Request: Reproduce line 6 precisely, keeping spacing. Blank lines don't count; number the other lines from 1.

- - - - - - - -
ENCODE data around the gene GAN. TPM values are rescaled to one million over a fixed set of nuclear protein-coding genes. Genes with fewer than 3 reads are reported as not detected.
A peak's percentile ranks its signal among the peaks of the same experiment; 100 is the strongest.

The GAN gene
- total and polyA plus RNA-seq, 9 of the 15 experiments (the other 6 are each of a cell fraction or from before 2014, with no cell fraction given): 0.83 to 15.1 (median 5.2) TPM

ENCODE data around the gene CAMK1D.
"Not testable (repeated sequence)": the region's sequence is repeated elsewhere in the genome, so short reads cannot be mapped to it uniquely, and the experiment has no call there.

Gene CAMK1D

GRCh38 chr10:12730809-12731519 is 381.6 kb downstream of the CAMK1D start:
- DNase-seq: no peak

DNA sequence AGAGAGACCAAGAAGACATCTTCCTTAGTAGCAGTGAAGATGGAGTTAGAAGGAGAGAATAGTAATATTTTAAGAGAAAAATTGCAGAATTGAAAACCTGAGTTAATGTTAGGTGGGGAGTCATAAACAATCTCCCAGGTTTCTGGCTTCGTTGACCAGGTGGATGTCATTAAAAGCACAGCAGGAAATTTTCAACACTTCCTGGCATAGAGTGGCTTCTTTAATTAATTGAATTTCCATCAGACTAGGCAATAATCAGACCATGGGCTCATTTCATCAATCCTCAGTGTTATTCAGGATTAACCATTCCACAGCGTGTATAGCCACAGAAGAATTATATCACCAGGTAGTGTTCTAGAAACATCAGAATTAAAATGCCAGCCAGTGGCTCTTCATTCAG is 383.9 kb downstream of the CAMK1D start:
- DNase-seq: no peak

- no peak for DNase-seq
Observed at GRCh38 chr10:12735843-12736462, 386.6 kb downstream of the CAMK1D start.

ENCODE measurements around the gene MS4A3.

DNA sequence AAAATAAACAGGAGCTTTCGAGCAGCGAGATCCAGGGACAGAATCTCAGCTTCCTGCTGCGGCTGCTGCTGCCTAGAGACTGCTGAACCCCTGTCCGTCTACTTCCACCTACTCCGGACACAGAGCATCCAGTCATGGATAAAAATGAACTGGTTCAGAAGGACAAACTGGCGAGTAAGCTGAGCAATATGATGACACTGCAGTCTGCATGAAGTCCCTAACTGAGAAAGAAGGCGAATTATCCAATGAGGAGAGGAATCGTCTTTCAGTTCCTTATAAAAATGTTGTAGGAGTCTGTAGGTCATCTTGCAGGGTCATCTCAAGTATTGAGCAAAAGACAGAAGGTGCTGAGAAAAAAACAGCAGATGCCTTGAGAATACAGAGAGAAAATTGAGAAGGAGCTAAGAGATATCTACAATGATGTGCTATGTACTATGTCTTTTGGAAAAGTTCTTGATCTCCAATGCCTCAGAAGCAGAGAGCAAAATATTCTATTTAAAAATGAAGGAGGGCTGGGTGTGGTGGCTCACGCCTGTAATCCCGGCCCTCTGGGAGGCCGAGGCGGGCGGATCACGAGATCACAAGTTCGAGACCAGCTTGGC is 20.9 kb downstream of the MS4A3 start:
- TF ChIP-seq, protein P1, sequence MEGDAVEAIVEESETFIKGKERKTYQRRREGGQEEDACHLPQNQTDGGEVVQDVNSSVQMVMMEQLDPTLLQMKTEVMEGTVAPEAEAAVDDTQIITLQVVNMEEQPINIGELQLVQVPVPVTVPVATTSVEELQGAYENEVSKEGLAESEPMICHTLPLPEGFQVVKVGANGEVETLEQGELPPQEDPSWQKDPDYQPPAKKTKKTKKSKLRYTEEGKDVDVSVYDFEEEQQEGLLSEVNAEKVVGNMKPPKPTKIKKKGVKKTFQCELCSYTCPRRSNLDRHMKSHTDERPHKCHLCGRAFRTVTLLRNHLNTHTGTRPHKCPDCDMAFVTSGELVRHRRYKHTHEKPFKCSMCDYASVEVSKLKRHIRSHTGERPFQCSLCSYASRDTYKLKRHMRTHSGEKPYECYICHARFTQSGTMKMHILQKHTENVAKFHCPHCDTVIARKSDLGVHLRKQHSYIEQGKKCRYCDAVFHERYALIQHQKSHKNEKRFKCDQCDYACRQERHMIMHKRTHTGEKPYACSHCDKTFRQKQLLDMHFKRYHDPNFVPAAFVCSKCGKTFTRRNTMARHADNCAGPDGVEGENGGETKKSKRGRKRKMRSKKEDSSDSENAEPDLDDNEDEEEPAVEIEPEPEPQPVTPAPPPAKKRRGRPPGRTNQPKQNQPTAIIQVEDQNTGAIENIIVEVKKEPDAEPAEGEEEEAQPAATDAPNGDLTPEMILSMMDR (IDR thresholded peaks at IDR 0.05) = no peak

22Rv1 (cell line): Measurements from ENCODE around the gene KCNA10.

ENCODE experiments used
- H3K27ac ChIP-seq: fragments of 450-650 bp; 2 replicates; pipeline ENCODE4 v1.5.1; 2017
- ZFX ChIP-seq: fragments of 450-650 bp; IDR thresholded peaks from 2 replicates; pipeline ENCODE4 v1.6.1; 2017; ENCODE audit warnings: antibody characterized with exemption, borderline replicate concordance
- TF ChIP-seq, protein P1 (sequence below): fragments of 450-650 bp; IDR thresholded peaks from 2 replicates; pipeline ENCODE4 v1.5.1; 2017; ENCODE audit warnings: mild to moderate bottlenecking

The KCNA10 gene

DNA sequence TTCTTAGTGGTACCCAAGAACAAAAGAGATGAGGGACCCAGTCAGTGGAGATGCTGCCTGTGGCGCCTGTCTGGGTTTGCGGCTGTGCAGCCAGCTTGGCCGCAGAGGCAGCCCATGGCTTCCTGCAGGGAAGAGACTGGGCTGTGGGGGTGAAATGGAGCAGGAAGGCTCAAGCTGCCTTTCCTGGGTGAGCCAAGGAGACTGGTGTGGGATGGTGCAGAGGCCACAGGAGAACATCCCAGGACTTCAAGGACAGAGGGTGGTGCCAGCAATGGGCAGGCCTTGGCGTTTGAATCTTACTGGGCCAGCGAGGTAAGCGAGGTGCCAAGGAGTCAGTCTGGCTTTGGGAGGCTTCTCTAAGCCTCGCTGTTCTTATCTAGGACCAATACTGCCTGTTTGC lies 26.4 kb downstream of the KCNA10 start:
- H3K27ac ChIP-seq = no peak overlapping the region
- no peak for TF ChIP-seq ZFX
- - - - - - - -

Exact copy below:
"Not testable (repeated sequence)": the region's sequence is repeated elsewhere in the genome, so short reads cannot be mapped to it uniquely, and the experiment has no call there.